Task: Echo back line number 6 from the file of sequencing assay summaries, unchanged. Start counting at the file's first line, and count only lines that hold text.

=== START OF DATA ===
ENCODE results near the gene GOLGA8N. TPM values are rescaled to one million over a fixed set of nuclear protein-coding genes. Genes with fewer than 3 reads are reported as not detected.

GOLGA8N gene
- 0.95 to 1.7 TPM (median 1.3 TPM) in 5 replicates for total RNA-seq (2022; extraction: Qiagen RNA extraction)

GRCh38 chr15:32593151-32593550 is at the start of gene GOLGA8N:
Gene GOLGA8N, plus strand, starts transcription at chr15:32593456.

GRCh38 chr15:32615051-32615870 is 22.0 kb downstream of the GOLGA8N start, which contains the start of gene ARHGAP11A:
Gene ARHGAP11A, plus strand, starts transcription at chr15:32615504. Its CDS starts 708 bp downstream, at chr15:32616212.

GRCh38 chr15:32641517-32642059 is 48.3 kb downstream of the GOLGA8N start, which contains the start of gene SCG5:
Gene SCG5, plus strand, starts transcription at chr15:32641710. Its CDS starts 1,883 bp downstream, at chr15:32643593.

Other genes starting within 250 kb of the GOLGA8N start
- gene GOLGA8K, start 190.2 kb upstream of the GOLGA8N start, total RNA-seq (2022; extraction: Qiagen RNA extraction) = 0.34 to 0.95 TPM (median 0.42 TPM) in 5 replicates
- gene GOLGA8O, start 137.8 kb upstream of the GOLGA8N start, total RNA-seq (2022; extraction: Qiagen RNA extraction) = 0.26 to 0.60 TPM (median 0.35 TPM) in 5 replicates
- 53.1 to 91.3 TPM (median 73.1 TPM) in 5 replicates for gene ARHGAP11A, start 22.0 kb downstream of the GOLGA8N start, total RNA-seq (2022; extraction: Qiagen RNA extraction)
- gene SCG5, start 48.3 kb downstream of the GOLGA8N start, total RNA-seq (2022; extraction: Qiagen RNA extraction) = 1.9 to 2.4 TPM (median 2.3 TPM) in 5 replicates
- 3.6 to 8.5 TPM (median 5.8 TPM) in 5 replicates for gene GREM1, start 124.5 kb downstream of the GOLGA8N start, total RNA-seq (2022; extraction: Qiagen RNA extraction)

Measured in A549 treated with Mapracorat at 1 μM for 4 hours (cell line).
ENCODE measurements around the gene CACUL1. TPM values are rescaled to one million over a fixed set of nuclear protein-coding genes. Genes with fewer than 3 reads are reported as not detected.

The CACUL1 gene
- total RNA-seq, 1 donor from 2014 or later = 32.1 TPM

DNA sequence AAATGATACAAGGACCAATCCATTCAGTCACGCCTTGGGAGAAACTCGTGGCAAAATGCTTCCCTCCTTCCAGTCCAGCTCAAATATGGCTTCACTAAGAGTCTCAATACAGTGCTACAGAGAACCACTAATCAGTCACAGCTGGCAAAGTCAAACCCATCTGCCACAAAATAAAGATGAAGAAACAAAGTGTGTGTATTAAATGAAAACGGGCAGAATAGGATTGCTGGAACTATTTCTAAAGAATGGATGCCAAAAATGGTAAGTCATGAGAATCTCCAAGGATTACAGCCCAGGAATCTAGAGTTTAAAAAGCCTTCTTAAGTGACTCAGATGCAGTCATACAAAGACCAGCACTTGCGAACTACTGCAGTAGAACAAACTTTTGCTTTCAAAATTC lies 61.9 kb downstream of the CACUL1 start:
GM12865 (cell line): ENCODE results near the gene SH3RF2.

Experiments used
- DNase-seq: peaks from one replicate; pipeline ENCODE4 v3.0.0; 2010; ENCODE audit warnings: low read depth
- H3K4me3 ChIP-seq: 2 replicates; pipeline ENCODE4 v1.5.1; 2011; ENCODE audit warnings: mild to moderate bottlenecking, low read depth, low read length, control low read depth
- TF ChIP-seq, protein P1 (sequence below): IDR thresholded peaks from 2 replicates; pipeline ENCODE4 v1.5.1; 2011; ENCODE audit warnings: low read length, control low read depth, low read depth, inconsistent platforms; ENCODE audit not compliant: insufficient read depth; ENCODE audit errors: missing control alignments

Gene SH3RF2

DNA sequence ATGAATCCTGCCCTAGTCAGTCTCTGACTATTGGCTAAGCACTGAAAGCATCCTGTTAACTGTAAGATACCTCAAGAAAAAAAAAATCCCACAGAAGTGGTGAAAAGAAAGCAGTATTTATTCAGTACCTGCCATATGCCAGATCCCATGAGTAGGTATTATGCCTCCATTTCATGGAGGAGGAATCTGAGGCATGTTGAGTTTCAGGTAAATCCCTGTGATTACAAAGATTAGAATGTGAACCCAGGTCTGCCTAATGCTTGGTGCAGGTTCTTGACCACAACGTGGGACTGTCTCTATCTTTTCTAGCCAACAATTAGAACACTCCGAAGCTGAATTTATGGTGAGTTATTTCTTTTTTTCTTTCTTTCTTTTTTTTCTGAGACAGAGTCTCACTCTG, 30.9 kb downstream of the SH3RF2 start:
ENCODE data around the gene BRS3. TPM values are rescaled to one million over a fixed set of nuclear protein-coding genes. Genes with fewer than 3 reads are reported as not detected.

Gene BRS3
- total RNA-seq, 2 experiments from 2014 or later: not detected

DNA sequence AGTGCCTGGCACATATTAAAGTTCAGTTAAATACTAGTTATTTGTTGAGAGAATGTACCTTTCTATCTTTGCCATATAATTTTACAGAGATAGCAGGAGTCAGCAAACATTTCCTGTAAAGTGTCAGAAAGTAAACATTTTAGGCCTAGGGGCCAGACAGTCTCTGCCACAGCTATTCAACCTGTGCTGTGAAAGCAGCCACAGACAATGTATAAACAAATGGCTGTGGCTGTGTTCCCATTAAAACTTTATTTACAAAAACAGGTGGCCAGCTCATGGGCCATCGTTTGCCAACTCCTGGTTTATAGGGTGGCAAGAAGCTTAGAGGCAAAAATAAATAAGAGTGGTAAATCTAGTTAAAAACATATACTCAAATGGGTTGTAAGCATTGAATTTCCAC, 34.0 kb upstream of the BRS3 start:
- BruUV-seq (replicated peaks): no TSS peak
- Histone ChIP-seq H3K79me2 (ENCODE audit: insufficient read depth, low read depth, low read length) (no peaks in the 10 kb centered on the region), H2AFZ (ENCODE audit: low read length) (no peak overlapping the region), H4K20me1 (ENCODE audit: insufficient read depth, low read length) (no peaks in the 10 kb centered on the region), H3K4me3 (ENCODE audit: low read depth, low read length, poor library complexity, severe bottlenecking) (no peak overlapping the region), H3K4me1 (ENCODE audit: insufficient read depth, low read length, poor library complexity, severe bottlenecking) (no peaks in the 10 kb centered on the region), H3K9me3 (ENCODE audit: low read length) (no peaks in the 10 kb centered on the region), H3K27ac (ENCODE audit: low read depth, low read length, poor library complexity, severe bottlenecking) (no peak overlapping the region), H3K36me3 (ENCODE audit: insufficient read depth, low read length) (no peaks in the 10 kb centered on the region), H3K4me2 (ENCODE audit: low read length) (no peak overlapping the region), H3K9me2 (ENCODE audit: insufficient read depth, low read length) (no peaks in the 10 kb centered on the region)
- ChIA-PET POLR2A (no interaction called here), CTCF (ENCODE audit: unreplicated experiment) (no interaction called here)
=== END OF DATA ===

GRCh38 chr15:32615051-32615870 is 22.0 kb downstream of the GOLGA8N start, which contains the start of gene ARHGAP11A: